Southern Water fined £25,000 for Southampton Water sewage spill
Southern Water has been fined £25,000 for a leak from its sewage treatment works at Woolston, Hampshire.
At its peak, 200 litres-per-second of unscreened sewage was discharged during 26 hours, in November 2009.
An Environment Agency investigation into the company's records showed untreated waste-water from the plant's storm outlet was spilt on 35 occasions over a 12 month period.
Judge Gary Burrell described the system as being on the "point of failure".
'Find a solution'
He said: "It's inadequate to deal with the level of population, something must be done."
He also urged all agencies to "get together to find a solution".
The spill forced the closure of commercial shell fish beds for a month, in the Itchen Estuary of Southampton Water.
The Environment Agency said 200 litres-per-second of sewage was discharged during the first four hours of the spill before the leak reduced in pressure.
An alarm had sounded indicating a blockage, which should have alerted an employee to deal with, but he did not attend, the court heard.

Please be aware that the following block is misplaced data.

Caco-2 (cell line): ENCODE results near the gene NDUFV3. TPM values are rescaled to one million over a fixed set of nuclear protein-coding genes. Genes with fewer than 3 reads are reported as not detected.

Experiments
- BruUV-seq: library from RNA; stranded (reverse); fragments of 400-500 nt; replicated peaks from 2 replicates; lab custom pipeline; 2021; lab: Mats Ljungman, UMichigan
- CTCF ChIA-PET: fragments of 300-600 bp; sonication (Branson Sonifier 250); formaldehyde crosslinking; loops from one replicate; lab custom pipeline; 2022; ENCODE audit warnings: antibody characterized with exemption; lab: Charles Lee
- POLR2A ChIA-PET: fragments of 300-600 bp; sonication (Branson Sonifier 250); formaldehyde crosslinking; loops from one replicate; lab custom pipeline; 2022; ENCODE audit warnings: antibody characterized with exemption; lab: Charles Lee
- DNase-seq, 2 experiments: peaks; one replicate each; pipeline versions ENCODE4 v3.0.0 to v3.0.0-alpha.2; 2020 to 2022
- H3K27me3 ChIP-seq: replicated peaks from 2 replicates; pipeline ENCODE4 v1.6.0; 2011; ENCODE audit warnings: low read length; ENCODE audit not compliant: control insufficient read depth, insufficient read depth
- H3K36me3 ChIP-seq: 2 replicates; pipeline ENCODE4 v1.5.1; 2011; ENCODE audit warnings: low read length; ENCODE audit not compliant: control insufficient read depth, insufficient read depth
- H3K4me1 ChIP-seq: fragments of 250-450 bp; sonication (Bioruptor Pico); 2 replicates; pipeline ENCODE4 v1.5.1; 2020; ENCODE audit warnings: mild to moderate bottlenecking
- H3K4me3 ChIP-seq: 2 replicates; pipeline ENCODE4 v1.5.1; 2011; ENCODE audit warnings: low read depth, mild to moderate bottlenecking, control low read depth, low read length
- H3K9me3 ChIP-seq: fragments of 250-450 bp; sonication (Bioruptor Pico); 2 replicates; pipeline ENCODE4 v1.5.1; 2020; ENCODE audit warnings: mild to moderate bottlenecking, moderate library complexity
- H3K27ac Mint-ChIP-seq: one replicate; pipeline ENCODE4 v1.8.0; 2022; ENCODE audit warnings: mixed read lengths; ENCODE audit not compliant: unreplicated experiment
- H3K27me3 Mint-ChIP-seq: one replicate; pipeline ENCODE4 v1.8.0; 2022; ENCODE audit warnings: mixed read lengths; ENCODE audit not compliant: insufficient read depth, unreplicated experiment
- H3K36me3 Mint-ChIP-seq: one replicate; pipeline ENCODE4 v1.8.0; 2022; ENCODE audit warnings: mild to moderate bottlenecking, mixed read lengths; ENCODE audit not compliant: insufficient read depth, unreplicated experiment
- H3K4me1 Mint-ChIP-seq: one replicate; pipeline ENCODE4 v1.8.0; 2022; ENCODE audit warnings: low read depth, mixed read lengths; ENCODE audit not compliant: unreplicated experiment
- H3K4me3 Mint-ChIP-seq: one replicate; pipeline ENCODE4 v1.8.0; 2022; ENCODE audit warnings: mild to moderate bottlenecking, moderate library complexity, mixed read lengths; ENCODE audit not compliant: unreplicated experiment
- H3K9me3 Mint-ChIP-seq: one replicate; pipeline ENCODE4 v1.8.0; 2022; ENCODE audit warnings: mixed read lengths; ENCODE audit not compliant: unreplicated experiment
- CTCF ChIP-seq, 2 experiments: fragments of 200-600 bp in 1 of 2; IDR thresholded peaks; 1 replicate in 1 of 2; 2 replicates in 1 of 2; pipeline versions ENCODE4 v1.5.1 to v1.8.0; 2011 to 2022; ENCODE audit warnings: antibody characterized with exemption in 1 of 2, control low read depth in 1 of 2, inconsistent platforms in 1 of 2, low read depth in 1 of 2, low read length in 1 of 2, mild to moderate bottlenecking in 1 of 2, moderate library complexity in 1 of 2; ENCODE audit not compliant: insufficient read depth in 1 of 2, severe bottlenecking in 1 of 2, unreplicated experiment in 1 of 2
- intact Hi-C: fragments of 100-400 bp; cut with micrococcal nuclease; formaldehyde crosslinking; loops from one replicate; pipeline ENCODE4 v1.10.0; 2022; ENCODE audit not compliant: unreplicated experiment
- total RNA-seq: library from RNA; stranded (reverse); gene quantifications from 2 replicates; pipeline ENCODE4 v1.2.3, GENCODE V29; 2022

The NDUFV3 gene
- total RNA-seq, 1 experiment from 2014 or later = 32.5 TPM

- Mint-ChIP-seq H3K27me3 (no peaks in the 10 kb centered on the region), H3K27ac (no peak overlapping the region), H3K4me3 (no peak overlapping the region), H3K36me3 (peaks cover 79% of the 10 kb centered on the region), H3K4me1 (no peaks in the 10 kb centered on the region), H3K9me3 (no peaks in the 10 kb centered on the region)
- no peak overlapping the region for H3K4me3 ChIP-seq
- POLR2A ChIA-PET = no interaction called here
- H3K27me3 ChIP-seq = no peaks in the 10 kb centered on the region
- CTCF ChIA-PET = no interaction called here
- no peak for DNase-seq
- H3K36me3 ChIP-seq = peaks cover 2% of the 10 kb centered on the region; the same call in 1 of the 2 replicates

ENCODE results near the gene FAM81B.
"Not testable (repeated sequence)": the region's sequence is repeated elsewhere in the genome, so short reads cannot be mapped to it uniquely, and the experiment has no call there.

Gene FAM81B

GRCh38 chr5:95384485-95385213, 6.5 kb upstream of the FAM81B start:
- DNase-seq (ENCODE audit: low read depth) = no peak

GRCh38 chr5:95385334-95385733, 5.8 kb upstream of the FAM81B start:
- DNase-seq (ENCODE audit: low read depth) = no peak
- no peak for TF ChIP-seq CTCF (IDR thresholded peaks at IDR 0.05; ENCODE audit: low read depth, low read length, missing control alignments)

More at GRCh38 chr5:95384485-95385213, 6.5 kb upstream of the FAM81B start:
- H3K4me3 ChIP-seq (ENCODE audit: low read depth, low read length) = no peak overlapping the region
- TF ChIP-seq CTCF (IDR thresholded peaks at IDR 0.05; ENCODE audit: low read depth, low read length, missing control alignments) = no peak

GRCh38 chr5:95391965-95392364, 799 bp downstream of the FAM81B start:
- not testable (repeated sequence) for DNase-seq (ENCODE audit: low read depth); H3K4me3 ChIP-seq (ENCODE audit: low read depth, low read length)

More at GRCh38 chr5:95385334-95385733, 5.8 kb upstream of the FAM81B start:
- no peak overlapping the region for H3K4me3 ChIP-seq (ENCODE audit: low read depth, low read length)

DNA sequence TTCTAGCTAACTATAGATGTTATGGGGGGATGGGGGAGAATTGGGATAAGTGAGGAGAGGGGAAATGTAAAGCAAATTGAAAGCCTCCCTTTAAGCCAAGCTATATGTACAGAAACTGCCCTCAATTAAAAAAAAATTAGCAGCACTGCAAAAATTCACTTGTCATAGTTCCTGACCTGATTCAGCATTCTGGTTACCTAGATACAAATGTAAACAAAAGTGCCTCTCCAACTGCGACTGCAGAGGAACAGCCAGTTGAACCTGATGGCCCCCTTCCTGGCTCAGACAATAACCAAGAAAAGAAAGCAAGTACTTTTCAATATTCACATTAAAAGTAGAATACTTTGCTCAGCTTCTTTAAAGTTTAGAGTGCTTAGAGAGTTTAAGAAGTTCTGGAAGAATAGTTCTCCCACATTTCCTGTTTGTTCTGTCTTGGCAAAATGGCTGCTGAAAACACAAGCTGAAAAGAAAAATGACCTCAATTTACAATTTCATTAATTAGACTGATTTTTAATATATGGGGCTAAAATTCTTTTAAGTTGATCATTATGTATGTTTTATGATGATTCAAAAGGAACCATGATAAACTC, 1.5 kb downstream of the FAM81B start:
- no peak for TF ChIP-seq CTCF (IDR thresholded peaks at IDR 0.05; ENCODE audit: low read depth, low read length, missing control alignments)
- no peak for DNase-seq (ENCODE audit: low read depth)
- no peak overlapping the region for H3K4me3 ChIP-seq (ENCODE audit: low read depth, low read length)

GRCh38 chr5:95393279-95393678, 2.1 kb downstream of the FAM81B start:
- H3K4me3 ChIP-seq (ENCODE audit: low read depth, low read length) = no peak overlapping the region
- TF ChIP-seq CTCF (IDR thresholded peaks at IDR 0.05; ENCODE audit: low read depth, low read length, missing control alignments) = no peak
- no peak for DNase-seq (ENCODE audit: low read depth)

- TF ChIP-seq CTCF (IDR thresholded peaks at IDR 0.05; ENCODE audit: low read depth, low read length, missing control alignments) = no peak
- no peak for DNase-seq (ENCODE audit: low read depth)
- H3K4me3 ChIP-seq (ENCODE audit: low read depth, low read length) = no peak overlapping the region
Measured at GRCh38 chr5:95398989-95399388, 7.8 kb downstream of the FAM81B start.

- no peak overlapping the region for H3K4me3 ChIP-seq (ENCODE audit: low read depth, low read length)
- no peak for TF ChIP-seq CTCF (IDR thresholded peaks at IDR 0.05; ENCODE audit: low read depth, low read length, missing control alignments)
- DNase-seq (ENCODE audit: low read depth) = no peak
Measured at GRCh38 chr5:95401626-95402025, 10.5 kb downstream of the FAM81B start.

Investigations by the Environment Agency, which brought the case, revealed the spill was caused by a blockage by debris. It also discovered the plant's storm tanks were too small, resulting in frequent overflows of waste into the harbour.
The company, of Yeoman Road, Worthing, pleaded guilty to the offence, at Southampton Crown Court. It was also ordered to pay £5,467 in costs.
Graham Purvis, wastewater quality manager, said: "We are sorry these incidents have taken place as we take our environmental responsibilities seriously.
"We are committed to finding a solution to the problems at Woolston treatment works, which is very challenging because of the physical constraints at that location."